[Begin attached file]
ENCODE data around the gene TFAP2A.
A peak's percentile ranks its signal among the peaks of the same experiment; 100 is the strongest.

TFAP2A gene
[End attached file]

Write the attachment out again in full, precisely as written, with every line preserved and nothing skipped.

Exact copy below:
ENCODE data around the gene TFAP2A.
A peak's percentile ranks its signal among the peaks of the same experiment; 100 is the strongest.

TFAP2A gene